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It's already succeeded. Hong Kong will never be the same again.

As far as the tactical goals. The Western news media doesn't have a good sense of the total chess game. There

are several interlocking chess games going on, one is at the legislative level.

So what it looks like from someone that does know about HK local politics is that the demonstrators make demands, Beijing says no, and then you either have a nasty confrontation or the demonstrators give up.

But that's not what is going on. The demonstrators are really trying to take control of Hong Kong from the local property barons, and they have a *really* good chance of doing that.

see The myth of a free Hong Kong economy

As far what policy changes people want to see. What about releasing more land for building. Also reintroducing some of the programs that the British had for letting people buy their flats at subsidized prices. Or maybe a real anti-monopoly law.

One intended side effect of the "Hong Kong people rule HK" policies of the PRC is that this has massively increased the power of the tycoons. Under the British, the tycoons had power behind the scenes, but the Governor was a colonial British administrator that was not in the pocket of the local barons. Under Chinese rule, because Beijing needed local help in running HK, the power of the local oligarchs has massively grown.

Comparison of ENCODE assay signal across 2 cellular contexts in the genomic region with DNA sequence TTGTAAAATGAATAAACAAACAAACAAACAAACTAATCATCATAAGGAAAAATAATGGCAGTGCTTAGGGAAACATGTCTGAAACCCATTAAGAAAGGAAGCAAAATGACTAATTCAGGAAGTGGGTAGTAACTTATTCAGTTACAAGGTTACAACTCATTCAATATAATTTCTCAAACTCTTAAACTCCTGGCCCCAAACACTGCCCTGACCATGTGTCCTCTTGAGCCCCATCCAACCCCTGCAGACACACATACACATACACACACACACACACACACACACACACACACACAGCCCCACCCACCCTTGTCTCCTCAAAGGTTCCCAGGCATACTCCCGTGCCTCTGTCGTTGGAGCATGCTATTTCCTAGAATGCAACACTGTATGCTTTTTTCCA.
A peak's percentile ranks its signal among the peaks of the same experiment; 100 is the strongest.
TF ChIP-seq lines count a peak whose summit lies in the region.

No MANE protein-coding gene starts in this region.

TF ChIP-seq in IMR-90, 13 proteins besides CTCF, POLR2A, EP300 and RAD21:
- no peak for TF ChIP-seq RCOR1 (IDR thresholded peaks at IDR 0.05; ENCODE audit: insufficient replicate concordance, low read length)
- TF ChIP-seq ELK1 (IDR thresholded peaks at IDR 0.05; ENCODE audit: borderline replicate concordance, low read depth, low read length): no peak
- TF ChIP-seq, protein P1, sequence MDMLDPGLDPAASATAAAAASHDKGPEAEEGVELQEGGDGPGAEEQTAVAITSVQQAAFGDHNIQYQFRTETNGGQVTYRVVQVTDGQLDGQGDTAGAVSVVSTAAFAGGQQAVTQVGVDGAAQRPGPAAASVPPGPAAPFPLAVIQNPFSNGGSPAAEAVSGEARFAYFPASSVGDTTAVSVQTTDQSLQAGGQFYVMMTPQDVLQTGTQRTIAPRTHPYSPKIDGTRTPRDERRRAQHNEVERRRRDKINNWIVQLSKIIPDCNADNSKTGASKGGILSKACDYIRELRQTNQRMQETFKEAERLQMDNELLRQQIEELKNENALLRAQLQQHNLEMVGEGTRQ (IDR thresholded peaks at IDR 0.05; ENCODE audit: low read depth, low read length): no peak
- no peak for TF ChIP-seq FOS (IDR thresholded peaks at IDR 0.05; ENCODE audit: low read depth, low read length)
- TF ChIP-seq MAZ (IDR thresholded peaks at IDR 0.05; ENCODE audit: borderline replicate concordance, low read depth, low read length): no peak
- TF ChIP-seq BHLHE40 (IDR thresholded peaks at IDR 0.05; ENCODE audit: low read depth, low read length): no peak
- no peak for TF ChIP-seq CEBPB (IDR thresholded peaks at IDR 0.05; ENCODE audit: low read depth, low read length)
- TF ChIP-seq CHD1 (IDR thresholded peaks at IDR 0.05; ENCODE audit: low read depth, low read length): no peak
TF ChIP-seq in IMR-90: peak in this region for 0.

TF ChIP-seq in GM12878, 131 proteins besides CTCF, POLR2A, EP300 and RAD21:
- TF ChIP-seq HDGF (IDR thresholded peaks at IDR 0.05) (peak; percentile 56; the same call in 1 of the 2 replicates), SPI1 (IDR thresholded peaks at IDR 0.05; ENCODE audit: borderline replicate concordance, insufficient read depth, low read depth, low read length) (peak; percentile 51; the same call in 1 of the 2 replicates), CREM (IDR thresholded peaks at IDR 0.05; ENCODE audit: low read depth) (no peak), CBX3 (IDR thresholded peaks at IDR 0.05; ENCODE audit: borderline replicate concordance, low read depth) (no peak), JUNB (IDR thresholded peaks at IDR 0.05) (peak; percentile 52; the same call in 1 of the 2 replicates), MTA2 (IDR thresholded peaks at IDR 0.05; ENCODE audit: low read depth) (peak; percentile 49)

What's happening is more complicated, and the demonstrations have radically altered the political landscape in HK and the calculus for the chief executive election debate.

This is going to be hyper-geeky is if it doesn't make any sense ask me to clarify in the comments.

Here are the players:

pan-democrats - the umbrella political party
pro-establishment - the business elite/Beijing loyalist party
CY Leung: the chief executive (CE)
Carrie Lam: the person responsible for constitutional affairs
NPCSC: the Chinese national legislator


So the current legislative situation. The NPCSC has put its restrictions on the type of elections for 2017. The problem with things restrictions is that the NPCSC was so vocal at saying "no changes, no deals" that it just cannot back down on this without looking really bad. Either take this restricted election or you take an appointed CE. The rules make it impossible for the protestors to have any sort of meaningful input into the CE and keeps control in the tycoons.

Until last week the next move of the chess game was as follows.....

1) pan-dems boycott further discussion of the CE elections
2) the pro-establishment parties cooperate with Beijing's framework
3) the come up with an establishment friendly bill
4) pan-dems either vote no and get blamed for no universal suffrage, or they vote yes and the tycoons win
5) 2017 comes around you have a chief executive in the tycoons pocket. Probably CY Leung again.

The chess game has changed

1) CY Leung and Carrie Lam *CANNOT* push electoral discussions further without cooperation from the pan-dems
2) CY Leung is politically bleeding right now. He *cannot* support the tycoons completely. If he is seen pushing tycoon interests, then people will force him to resign.
3) pro-establishment is bleeding. They *CANNOT* force through a constitutional settlement